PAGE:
Figure 1b shows the corresponding trends in the mean, median and Gini coefficients of individuals total (gross, i.e. pre-tax) income.  Although these trends are similar to those observed for earnings in Figure 1a, two points are worth noting.  First, the trends in mean and median income were very similar, and increased less than for earnings: mean incomes increased 12 percent versus 16 percent for earnings, while median income increased 13 percent versus 23 percent for earnings.  This largely reflects the mitigating effect of the loss of benefit income associated with the increase in employment and earnings.  Second, in contrast to the small but steady drop in the Gini coefficient on earnings, the Gini coefficient on individual income shows almost no change over the sample period.

Figure 1c-e describe further the trends in individuals’ income.  Figure 1c shows the trends in the mean, median and Gini coefficient on individuals’ post-tax income, using a crude estimate of post-tax income derived simply by applying the income tax schedule to individuals’ reported annualised total income.[15]  The trends here are broadly similar to those in b.  The lower increase in mean compared to median post-tax income between 1998 and 2004 (about 10 versus 13 percent) is partly due to the introduction of the 39 percent higher marginal tax rate for incomes over $60,000 in 2000 – e.g. all else equal, the introduction of the 39% marginal tax rate explains about one-third of the difference between the mean and median growth over this period.  This effect also contributes to the slight fall (-2 percent) in the Gini coefficient over the period.

Figure 1d describes the trends in alternative percentiles (25th, 75th, and 90th, together with the median) of individuals’ annualised (gross) income.[16]  In contrast to expectations, based partly on the trends in the mean and median shown in Figure 1b, this figure does not show a clear picture of differential relative gains across the income distribution.  For example, the relative gain in median incomes was larger than the other 3 percentiles, but only dominated gains at the 75th percentile after 2000.  Also, while gains at the median were stronger than at the 75th and 90th percentiles, the net gain over the period at the 90th percentile was the same as at the 25th percentile.[17]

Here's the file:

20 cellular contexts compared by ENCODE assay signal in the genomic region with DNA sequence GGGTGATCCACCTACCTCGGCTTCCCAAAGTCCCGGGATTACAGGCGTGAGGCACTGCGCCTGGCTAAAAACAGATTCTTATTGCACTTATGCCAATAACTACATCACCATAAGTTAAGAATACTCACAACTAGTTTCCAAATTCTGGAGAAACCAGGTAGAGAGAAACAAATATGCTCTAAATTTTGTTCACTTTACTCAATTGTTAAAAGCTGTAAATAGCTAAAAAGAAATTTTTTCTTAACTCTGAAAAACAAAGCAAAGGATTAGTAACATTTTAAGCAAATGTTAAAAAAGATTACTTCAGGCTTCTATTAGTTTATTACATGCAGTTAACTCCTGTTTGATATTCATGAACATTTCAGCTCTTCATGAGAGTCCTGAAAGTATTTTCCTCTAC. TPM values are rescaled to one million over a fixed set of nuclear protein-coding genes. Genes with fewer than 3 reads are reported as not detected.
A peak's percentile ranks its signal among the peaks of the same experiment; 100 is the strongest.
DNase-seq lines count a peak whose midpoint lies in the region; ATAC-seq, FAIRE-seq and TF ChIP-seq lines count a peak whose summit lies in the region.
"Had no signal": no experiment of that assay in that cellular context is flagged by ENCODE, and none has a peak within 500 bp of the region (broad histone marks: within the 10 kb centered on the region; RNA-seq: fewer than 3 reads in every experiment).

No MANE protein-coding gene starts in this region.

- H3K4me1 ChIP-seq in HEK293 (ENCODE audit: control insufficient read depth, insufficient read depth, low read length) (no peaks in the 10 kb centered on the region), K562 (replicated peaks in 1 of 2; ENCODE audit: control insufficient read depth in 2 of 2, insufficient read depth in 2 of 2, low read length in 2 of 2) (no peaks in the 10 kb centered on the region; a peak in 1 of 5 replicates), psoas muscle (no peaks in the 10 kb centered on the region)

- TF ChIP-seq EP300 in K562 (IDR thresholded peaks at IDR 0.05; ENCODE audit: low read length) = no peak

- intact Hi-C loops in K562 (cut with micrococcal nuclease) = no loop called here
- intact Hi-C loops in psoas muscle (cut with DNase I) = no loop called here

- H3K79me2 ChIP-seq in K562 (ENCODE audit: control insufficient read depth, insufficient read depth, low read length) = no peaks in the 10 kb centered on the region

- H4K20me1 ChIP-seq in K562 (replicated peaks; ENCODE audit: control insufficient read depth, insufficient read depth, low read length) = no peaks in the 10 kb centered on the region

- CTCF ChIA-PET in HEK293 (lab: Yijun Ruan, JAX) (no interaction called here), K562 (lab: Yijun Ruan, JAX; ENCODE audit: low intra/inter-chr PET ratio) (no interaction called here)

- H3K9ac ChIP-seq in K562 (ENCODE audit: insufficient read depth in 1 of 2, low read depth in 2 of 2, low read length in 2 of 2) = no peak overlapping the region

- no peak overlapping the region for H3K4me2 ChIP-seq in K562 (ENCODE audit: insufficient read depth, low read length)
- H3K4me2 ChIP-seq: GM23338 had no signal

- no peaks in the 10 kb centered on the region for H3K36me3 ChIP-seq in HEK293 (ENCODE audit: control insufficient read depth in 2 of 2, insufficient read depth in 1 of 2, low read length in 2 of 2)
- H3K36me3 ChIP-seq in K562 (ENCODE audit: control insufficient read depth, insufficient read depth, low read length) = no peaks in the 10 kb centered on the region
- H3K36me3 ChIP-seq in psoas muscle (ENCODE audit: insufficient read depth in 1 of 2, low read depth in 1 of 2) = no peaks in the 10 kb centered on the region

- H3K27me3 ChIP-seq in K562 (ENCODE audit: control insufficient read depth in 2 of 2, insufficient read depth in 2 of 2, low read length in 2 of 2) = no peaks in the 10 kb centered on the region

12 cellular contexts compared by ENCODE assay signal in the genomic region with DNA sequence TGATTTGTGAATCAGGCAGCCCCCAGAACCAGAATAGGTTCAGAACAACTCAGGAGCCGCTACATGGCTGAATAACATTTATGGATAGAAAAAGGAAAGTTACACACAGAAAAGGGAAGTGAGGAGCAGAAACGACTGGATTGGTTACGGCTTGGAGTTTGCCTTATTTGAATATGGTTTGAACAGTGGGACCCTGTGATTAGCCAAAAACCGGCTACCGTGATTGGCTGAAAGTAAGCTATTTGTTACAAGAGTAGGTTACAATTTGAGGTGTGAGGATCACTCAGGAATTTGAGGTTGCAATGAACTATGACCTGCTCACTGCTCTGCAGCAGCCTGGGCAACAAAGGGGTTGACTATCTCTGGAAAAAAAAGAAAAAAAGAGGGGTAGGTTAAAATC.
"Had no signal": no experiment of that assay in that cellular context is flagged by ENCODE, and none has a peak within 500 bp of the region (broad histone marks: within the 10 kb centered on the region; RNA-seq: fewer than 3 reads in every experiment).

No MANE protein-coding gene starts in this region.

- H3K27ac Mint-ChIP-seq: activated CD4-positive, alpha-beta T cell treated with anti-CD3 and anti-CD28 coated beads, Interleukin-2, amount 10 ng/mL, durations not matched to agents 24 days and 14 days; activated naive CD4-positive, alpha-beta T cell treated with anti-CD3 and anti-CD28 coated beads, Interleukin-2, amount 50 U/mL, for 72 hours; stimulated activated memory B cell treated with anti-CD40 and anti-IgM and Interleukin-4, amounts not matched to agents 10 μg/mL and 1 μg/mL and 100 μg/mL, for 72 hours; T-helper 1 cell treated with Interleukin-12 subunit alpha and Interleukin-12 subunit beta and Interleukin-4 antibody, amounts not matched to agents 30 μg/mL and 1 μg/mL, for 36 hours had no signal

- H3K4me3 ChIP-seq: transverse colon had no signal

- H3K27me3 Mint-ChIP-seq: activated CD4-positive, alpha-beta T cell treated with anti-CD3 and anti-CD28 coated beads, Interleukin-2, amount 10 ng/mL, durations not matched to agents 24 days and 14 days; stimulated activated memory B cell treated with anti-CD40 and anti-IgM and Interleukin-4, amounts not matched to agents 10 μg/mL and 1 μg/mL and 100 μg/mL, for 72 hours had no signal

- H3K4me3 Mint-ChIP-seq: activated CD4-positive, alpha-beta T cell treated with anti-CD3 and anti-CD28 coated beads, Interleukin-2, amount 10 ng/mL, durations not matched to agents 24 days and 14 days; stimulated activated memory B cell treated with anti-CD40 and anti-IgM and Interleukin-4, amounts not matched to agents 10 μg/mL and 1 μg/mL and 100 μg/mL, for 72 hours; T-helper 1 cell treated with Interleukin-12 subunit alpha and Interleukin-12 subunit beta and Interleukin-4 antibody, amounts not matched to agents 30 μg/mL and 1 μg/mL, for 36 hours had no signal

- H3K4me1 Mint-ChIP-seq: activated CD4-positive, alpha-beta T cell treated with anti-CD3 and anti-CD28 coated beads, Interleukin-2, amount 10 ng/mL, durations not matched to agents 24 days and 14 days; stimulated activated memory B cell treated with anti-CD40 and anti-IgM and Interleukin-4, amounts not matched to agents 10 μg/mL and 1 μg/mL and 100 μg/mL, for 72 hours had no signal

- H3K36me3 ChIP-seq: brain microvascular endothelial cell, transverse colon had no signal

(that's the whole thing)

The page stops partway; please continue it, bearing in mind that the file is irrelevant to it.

Finally, Figure 1e describes the trends in mean incomes for each of the four (prioritised) ethnic groups, Maori, Pacific Island, Pakeha, and “Other” ethnicities.  This figure shows some quite large year-to-year variations in average incomes for some of the groups, particularly the Maori and Pacific Island groups.  However, the net increases between 1998 and 2004 for the Pakeha, Maori and Pacific Island ethnic groups are quite similar (around 12-14 percent), while the average incomes of the “Other” group appears to be lagging since 2002 and increased about 8 percent between 1998 and 2004.

3.2  Working-age Individuals’ Equivalised Incomes#

We now turn our focus to trends in individuals’ equivalised household earnings and incomes.  Figure 2 describe trends in equivalised earnings and income measures, following an analogous pattern to Figure 1 for individuals.  For this analysis, we aggregate the earnings and incomes of all (i.e. not just working-age) individuals in the household.  We begin by describing the mean, median and Gini coefficient trends for equivalised earnings, presented in Figure 2a.  As was the case for individual earnings, there was a small drop (-2 to -3 percent) in mean and median equivalised earnings in 1998.  Between 1998 and 2004, both the mean and median increased steadily and, in contrast to individual earnings, very closely together, resulting in 15-16 percent increases over the period.  Finally, and similarly to individual earnings, the Gini coefficient fell slowly but steadily by 4 percent between 1998 and 2004.